Seriously, you might want to bookmark this page. This is the ultimate, simple, and complete guide to nailing your lag (distance) putting.
Forward – this lag putting guide is not for everyone
This website is NOT for golfers who simply wish to bang away at the ball.
Nor am I writing for those who are looking for a “quick tip” or a “magic fix” to suddenly make them better at golf.
If that’s what you are looking for, with all due respect, bounce on over to YouTube and enjoy.
I TOTALLY get it, by the way. I understand that bashing out long drives and hitting high, spinning iron shots is SUPER fun! I don’t blame you, have fun, I will see you on the course, and I wish you the best.
If this is you and you do not wish to seriously build your putting lag skills and lower your golf scores through smarter practice techniques then you are in the wrong place. It’s not going to be quick, magical, or easy to build these skills and lower your scores.
It’s just not.
I suppose if you are still reading at this point, you are probably one of those who realizes by now that golf doesn’t work that way.
Are you really willing to put in some work? If so, you WILL see results when you apply the practice techniques in this guide.
Your golf scores will go down.
If you seriously devote yourself to master the lessons presented in this guide, you will be equipped with a lag putting skills that will be good enough to help you break 80.
Are you with me?
Bookmark this page right now and consider leaving a comment at the bottom of the page. Reply to your own comments to track your progress. I’ll be watching and I can’t wait to see your progress and your success.
Introduction: Improve your lag putting skills and lower your golf scores
Fairly recently, the golf instruction community plugged in modern technology to track and analyze tour pro statistics. Since then they have learned a few things about what actually helps us to score lower at golf.
Much of this (somewhat) new data opposes commonly taught ideologies.
One recent finding, I’ll admit to be honest, is that good approach shot skills are potentially more important than putting skills when it comes to low scoring. I will be making a guide for better approach skills soon.
Still, the old saying “putt for doe”, has held to be true and solid advice, and the statistics are indisputable. You spend over 40% of your total shots putting. Many of those are lag putts.
At about 8 feet or so, there is less than a 50% chance that a tour pro will hole a ball in one putt. As a non-pro, it is imperative that any putt from 8 feet or longer is left to where a 2-putt will be very likely.
If you want to break 100, 90, or 80, you will need to have the lag skills to 2-putt consistently whether you are 15 feet, 30 feet, or 50 feet away from the hole. The more consistent you get, the lower your score goal can be.
The ability to become consistent with this is a total game changer, by the way.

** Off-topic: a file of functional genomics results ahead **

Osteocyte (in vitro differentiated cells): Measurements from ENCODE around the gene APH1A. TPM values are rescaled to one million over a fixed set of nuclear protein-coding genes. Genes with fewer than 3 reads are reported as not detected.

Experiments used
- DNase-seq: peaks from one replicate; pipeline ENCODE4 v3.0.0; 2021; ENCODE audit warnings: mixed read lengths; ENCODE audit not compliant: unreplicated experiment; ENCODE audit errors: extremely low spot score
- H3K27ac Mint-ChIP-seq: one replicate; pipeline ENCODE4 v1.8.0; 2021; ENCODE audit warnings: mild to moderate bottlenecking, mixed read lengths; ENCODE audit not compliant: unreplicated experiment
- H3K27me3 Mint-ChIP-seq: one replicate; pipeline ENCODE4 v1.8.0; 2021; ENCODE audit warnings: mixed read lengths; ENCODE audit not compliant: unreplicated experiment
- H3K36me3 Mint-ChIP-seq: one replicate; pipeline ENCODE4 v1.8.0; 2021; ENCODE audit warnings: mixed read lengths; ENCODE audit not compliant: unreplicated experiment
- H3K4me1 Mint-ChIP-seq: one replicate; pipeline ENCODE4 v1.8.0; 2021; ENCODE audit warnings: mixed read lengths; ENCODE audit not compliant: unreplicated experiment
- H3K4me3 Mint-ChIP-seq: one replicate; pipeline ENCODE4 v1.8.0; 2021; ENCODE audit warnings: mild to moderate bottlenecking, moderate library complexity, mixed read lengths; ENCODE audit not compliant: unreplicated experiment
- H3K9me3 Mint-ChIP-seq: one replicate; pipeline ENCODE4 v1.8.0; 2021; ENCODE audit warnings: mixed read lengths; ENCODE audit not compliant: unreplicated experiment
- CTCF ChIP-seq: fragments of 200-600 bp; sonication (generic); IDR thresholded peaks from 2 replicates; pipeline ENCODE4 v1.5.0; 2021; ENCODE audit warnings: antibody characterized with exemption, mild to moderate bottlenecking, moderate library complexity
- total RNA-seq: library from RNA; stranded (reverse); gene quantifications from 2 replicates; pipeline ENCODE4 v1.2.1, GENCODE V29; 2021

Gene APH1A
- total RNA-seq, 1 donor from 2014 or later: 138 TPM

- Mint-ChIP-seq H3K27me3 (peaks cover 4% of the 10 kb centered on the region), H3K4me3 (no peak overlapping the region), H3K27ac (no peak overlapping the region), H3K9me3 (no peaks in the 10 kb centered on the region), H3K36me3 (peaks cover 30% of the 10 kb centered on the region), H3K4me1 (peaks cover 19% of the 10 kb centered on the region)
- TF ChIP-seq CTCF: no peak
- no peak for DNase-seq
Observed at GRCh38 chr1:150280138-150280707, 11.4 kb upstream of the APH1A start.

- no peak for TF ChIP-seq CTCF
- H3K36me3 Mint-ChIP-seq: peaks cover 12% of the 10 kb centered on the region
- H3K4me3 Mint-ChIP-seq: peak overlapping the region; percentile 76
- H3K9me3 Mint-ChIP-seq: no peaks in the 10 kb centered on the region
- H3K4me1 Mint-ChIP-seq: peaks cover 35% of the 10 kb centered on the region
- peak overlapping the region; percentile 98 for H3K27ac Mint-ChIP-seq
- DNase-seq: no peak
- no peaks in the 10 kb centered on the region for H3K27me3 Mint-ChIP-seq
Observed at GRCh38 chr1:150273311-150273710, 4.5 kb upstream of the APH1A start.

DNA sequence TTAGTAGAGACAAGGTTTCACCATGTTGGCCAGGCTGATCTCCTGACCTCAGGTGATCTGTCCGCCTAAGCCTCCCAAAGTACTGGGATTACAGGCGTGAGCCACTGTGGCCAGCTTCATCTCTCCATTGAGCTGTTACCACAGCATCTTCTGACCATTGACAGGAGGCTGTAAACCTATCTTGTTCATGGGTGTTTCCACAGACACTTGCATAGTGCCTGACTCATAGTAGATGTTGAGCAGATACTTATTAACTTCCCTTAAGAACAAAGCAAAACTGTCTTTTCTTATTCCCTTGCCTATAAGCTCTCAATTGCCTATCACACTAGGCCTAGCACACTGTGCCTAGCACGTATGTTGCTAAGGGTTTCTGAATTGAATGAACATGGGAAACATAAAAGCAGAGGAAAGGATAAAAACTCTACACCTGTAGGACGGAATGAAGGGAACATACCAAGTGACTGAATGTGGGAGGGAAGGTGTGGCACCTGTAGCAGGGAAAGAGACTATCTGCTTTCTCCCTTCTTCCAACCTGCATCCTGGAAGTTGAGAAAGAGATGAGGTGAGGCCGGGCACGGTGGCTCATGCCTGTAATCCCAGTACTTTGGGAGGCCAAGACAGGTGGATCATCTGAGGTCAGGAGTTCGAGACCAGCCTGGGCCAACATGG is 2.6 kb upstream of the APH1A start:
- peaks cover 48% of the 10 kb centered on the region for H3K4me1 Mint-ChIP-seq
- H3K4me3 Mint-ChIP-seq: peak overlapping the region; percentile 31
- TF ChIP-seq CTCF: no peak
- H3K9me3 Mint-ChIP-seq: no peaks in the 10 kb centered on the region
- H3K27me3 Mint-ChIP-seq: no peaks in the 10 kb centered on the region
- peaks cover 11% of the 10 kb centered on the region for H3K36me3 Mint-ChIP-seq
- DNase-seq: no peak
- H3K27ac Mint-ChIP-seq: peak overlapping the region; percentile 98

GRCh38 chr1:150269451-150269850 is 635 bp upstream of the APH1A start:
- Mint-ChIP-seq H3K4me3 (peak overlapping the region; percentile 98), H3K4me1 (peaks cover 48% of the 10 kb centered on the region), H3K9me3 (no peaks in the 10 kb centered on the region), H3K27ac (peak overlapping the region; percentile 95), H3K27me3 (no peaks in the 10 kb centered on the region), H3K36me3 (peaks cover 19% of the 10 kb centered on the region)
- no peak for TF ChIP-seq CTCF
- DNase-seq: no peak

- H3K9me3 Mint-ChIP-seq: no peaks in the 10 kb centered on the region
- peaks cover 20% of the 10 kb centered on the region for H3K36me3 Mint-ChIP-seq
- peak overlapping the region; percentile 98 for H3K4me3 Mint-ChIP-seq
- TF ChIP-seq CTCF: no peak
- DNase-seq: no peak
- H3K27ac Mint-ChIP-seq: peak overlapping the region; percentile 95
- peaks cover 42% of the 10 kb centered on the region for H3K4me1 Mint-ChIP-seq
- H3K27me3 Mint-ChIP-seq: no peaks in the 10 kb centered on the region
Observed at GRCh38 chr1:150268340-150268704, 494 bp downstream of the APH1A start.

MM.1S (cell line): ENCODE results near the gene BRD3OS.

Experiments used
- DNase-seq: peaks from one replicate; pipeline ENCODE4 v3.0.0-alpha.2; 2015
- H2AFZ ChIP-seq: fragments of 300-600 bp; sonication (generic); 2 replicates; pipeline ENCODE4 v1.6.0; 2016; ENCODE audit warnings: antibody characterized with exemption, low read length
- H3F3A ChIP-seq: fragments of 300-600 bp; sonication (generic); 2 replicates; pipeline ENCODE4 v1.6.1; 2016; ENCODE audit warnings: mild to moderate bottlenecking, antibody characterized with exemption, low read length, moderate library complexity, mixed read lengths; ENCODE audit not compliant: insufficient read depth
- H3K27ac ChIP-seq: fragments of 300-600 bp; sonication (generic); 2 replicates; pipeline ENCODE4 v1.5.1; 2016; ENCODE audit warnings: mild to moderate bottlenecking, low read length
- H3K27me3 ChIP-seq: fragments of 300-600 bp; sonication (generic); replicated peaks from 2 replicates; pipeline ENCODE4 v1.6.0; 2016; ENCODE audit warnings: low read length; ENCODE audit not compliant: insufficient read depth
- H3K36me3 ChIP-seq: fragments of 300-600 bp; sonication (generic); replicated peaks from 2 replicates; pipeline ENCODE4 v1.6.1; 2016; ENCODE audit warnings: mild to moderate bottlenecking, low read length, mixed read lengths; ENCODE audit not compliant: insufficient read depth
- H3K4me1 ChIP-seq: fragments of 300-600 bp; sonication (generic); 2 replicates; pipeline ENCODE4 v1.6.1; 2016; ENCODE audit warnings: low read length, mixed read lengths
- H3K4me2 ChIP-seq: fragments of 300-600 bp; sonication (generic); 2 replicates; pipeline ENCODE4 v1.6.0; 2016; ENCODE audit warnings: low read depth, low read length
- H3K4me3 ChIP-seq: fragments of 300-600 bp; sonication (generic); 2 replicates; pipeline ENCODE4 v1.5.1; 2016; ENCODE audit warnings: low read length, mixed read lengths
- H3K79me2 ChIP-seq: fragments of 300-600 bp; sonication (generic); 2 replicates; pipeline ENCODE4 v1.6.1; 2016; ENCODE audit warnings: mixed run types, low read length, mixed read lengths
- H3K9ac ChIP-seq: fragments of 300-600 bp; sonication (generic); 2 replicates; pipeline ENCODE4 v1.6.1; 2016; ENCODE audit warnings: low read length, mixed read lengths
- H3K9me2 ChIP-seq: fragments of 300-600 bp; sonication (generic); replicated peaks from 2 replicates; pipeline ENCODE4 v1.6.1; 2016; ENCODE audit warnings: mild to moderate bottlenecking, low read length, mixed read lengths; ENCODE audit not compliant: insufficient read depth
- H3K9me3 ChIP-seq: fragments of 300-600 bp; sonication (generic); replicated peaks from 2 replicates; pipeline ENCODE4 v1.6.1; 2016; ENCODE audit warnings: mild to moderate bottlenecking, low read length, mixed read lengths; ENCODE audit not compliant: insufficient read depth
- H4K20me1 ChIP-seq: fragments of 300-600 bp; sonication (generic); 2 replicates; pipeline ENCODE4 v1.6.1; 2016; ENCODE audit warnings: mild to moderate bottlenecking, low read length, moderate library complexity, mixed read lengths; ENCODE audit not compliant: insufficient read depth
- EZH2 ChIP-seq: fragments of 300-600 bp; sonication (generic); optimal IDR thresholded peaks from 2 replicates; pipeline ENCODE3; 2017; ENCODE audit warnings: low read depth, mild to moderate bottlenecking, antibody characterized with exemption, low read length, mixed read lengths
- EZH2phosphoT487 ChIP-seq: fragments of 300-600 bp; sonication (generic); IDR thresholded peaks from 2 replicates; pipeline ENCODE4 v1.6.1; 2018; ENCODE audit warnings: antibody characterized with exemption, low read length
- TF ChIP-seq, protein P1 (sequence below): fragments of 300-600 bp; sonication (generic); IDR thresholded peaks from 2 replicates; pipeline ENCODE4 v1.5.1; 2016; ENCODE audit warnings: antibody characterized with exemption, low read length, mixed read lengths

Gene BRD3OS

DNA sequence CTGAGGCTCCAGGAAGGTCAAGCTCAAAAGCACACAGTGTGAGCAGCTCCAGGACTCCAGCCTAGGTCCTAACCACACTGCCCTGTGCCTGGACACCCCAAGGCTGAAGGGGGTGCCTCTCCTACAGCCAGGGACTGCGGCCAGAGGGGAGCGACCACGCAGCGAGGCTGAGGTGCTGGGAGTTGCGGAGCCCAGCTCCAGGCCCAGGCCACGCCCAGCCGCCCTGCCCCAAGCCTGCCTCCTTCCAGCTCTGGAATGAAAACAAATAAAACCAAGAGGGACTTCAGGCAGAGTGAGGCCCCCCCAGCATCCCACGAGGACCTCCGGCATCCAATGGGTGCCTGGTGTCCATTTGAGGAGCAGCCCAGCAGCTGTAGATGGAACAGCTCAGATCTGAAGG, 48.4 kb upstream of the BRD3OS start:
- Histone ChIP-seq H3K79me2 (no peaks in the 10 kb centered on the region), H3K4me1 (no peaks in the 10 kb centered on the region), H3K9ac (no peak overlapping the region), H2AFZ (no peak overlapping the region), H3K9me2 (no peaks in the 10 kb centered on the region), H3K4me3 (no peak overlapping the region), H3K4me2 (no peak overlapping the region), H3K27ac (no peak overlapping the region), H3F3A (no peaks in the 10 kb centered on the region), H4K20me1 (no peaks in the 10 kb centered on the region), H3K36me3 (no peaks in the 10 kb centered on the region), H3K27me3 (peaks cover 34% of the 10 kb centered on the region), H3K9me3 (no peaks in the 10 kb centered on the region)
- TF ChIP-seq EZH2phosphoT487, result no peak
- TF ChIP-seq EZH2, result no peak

Unless you are a low handicapper, it is likely that you do not realize just how many strokes you are giving up by leaving the ball more than 3 feet from the hole.
The good news is that you can GREATLY develop your lag putting skills through smart practice techniques. It doesn’t take a great amount of natural talent to be able to improve and to eventually be really good in this area.
An improved lag putting skill is a “gimme” that will grab you an easy 5 to 10 strokes per round depending on your current skill level.
Do you have just average lag putting skills and shoot a 94 last week? Devotion to improving lag putting will get you to 89 with little trouble and in a reasonable amount of time.
It is a big difference to be known by your friends as “a golfer who usually hits a 94” as compared to one who “usually hits an 89”.
Get ready to grab a fistful of greenies if you bet with them because they are soon going to see you as a legendary putter who can lag the ball close to the hole nearly every time from anywhere you play the flat stick. They will see you as a golfer who shoots 5 shots or more from your current average score.
Did you bookmark this page yet? Let’s do this.
How to use this guide
You can read through the entire guide if you like or take it piece by piece. I’m not going to micro-manage how you go about this and I don’t think it is necessary or reasonable to do so.
Some golfers have 1 hour a week to practice and some have 10. It just depends on your situation and how much it means to you to get better at lag putting and lower your scores.
One thing I will suggest is that you take some notes, perhaps in your phone’s memo app, and bring them out to the practice green.
Lag putting skill summary and assessment
Let’s start off by seeing where you are with your lag (distance) putting.
I want you to hit 18 balls from varying places on your practice green.
No two shots should be alike and you should definitely hit only one ball from each spot at a time. When you putt 3 or 5 golf balls from the same spot, you are certainly practicing (drilling) your skills, which is good, but it doesn’t give you a good idea of how good or bad you are at lag putting on the course (testing). For example, when practicing more than one shot, you make corrections starting from the 2nd shot.
Start by hitting a putt from 5 paces, and then walk in a random direction out to 8 paces to putt another, then walk out to a random direction and putt one from 12 paces. If you are in or slightly off the fringe on the 15 yard shot, just like real life.